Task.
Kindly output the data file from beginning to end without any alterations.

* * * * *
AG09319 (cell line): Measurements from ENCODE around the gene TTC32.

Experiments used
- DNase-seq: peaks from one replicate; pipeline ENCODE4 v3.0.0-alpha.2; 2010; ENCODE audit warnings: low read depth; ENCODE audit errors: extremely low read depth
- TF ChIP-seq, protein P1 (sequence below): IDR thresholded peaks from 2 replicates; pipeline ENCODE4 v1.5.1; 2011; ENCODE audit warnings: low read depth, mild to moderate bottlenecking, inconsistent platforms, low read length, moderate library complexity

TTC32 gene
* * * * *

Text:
AG09319 (cell line): Measurements from ENCODE around the gene TTC32.

Experiments used
- DNase-seq: peaks from one replicate; pipeline ENCODE4 v3.0.0-alpha.2; 2010; ENCODE audit warnings: low read depth; ENCODE audit errors: extremely low read depth
- TF ChIP-seq, protein P1 (sequence below): IDR thresholded peaks from 2 replicates; pipeline ENCODE4 v1.5.1; 2011; ENCODE audit warnings: low read depth, mild to moderate bottlenecking, inconsistent platforms, low read length, moderate library complexity

TTC32 gene